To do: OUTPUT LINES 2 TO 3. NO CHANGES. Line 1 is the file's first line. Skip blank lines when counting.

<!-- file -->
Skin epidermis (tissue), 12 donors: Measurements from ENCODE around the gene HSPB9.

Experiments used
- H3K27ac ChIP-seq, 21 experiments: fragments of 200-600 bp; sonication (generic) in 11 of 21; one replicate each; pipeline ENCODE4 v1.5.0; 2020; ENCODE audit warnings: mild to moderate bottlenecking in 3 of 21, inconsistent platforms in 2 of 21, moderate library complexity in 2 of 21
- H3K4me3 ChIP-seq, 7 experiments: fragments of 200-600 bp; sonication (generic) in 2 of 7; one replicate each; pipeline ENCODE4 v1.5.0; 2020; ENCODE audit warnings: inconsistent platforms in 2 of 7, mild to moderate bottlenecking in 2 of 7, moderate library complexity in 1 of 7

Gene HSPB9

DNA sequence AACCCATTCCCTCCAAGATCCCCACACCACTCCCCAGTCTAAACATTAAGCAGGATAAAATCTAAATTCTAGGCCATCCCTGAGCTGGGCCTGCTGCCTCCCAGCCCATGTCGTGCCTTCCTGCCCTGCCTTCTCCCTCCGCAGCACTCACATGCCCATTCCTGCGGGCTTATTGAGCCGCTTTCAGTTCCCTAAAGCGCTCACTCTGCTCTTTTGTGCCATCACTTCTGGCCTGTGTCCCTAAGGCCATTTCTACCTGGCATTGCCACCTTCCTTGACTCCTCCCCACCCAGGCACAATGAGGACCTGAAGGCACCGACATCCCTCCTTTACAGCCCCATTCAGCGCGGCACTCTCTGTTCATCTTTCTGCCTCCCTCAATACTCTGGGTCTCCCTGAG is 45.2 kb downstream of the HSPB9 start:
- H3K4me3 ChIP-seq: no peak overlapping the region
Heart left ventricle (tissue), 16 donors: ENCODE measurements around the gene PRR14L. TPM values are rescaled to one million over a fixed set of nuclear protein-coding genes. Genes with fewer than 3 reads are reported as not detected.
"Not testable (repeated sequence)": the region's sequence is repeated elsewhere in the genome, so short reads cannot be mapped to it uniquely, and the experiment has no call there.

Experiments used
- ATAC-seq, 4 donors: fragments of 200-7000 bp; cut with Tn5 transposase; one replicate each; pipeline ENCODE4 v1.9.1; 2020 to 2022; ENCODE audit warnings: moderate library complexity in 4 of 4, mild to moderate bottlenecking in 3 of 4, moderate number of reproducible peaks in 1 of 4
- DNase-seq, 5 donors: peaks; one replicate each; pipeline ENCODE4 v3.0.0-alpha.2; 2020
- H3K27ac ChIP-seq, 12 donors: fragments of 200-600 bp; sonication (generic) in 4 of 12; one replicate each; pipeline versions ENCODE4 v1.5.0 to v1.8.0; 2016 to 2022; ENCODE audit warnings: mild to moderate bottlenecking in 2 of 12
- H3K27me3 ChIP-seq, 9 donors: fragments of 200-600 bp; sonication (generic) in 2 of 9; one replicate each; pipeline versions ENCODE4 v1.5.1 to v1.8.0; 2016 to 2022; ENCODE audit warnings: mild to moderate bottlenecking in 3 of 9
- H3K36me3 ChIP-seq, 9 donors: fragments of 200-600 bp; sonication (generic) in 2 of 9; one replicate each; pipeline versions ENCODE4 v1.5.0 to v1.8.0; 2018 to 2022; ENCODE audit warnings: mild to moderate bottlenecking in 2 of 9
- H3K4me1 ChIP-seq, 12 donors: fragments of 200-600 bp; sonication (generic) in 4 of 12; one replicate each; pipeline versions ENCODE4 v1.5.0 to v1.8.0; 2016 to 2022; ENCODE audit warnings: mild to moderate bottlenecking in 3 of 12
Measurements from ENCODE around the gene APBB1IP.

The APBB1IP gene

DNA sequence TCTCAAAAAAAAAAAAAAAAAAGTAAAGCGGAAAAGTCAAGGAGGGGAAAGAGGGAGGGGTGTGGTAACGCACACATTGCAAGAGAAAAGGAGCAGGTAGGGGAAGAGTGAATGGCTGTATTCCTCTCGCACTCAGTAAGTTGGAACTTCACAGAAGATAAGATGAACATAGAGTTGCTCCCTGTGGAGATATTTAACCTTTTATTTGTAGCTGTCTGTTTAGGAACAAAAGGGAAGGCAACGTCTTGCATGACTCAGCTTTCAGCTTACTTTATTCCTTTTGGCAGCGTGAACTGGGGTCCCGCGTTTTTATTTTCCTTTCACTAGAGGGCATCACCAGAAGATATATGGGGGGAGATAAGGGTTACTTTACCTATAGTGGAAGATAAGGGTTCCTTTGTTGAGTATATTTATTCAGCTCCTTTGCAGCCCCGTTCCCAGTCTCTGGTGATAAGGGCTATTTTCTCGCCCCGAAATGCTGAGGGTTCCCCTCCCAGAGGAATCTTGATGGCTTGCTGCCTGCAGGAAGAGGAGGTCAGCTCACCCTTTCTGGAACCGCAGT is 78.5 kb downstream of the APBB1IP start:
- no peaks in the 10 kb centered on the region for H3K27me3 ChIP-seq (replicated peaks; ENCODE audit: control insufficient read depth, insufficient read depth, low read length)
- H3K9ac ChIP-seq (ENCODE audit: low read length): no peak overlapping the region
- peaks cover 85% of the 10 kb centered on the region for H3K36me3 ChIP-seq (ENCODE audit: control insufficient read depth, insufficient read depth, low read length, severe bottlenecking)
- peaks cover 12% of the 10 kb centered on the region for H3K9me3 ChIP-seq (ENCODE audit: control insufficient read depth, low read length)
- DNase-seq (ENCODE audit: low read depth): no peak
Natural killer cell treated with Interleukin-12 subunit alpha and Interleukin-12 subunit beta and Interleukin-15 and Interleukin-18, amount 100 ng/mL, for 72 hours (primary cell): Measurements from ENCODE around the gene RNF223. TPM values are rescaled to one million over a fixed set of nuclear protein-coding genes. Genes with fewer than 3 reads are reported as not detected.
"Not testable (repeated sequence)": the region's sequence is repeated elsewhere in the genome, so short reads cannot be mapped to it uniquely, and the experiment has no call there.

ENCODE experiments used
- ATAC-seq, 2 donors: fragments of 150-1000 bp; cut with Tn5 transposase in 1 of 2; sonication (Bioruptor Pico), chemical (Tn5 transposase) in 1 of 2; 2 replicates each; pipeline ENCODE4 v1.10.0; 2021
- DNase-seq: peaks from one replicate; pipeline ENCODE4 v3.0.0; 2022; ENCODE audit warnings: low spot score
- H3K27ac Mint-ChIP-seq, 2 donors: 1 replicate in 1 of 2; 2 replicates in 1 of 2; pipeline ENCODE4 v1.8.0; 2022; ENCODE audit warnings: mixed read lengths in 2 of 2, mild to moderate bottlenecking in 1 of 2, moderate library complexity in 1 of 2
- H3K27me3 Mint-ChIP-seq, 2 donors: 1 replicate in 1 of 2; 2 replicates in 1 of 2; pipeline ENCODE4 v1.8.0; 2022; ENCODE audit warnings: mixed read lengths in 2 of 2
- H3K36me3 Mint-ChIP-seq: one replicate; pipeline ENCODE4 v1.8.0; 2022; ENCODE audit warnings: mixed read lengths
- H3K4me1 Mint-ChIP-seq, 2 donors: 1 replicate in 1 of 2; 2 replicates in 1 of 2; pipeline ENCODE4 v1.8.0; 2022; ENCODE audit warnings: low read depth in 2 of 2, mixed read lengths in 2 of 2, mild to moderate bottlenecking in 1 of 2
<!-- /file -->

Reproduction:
Experiments used
- H3K27ac ChIP-seq, 21 experiments: fragments of 200-600 bp; sonication (generic) in 11 of 21; one replicate each; pipeline ENCODE4 v1.5.0; 2020; ENCODE audit warnings: mild to moderate bottlenecking in 3 of 21, inconsistent platforms in 2 of 21, moderate library complexity in 2 of 21